For more than two decades, HER2 has been categorized in a dichotomous manner as positive and negative. However, the availability of novel anti-HER2 therapies has redefined the classification of HER2. The results of the DB-04 trial confirmed the benefit of T-Dxd therapy for patients with HER2-low BC, and thus the HER2 classification needs to be optimized to best identify the populations that would benefit from T-Dxd. Accordingly, a 3-tier HER2 scoring system has been used: HER2+, HER2-low, and HER2-zero. The 2023 ASCO/CAP update and ESMO expert consensus statements highlight recommendations to distinguish IHC 0 from 1+ (5,22). The ongoing phase 3 randomized DESTINY-Breast06 trial will include patients with HER2-ultralow, which has an IHC between 0 and 1+, defined as the membrane staining that is faint/barely perceptible and within ≤10% of the tumor cells. This concept may further expand the population that benefits from T-Dxd. With the validation of new quantitative HER2 assays, HER2 expression profiling may be further extended to all patients with HER2-non-amplified tumors, allowing an accurate quantitative description of HER2 expression levels and informing clinical decisions.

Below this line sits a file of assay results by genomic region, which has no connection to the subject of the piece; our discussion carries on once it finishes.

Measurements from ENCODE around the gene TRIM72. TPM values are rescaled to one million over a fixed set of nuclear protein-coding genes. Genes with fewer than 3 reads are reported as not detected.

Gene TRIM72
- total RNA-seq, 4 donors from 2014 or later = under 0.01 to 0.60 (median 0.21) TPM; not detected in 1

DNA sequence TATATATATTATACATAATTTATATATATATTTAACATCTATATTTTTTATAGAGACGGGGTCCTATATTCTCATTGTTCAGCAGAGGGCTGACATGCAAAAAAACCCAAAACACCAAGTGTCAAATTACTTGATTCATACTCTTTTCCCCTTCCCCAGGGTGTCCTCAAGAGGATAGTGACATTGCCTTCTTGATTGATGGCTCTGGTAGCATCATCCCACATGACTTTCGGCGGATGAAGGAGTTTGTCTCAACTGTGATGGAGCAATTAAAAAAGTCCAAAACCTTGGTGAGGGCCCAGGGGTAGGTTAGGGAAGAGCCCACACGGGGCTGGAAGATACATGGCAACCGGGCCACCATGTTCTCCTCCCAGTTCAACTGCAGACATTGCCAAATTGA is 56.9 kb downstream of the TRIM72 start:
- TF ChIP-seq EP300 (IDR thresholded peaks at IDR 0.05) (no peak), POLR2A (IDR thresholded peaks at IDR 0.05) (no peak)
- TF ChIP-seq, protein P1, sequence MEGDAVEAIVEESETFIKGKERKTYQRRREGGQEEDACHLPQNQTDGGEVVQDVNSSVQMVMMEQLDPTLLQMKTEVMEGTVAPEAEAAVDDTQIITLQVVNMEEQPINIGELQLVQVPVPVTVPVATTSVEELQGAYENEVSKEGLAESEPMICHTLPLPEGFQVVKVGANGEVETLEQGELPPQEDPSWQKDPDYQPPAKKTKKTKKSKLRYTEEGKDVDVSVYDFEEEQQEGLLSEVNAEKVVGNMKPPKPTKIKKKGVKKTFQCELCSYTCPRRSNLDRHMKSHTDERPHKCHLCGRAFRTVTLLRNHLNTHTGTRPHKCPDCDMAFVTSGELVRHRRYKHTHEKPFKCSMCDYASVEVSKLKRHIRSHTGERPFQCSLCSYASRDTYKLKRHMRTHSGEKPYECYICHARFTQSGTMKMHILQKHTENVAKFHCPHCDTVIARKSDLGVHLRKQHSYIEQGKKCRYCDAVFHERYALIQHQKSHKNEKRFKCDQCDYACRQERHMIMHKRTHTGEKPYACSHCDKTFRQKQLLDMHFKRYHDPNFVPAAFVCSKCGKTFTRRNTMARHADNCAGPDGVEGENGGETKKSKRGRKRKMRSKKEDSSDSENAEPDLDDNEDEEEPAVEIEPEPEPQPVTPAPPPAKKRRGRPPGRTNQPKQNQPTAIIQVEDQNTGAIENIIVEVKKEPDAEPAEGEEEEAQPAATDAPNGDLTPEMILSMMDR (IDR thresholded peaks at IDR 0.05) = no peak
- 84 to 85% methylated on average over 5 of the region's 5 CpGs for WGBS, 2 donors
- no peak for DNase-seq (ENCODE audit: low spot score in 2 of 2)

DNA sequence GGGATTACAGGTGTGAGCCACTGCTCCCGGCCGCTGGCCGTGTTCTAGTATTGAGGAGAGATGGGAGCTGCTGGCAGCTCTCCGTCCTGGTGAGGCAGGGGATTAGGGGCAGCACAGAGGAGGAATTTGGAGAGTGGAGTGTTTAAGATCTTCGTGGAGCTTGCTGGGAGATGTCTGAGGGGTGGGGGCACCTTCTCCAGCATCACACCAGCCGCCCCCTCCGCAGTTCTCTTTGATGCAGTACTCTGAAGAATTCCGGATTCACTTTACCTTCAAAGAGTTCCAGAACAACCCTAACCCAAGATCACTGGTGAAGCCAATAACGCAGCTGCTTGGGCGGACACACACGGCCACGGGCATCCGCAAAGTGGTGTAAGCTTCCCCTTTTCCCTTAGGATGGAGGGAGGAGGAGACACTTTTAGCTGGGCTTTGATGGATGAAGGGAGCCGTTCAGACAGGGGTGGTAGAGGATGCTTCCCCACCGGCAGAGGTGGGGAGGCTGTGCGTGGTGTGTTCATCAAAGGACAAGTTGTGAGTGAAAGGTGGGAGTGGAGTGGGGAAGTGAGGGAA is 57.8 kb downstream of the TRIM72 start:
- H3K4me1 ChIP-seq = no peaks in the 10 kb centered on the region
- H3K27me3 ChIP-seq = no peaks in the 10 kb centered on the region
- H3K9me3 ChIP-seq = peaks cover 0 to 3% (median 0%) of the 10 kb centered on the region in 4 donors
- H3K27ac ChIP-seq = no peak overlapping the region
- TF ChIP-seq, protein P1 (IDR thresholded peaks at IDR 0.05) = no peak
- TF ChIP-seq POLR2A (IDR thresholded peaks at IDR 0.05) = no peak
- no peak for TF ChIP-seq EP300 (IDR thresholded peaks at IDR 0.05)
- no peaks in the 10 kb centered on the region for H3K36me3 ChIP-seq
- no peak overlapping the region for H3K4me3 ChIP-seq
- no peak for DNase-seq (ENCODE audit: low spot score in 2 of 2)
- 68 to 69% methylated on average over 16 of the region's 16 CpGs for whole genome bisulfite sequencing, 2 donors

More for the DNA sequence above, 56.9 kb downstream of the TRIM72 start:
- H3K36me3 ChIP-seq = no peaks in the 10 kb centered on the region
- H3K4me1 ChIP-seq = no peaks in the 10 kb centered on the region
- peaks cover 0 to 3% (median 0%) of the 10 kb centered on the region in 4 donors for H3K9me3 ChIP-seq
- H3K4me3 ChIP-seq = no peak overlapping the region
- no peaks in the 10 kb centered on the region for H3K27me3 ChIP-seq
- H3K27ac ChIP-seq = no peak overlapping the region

Researchers have been contributing to explore the limitations of traditional diagnostic methods, propose advanced diagnostic approaches, and suggest novel techniques for precise measurement of HER2. qRT-PCR was employed to distinguish between HER2 IHC score 1+ and score 0 tumors (23,24). The result suggested that IHC may not accurately reflect HER2 levels in some samples, and ERBB2 mRNA expression might be more relevant to the prognosis of HER2-low cohort. In addition, Combination of quantitative immunofluorescence and mass spectrometry was found to be a more accurate measurement of HER2 protein in tissue sections (25). Furthermore, automated computation was also introduced to help determine precise cutoffs of HER2-low diagnosis (21).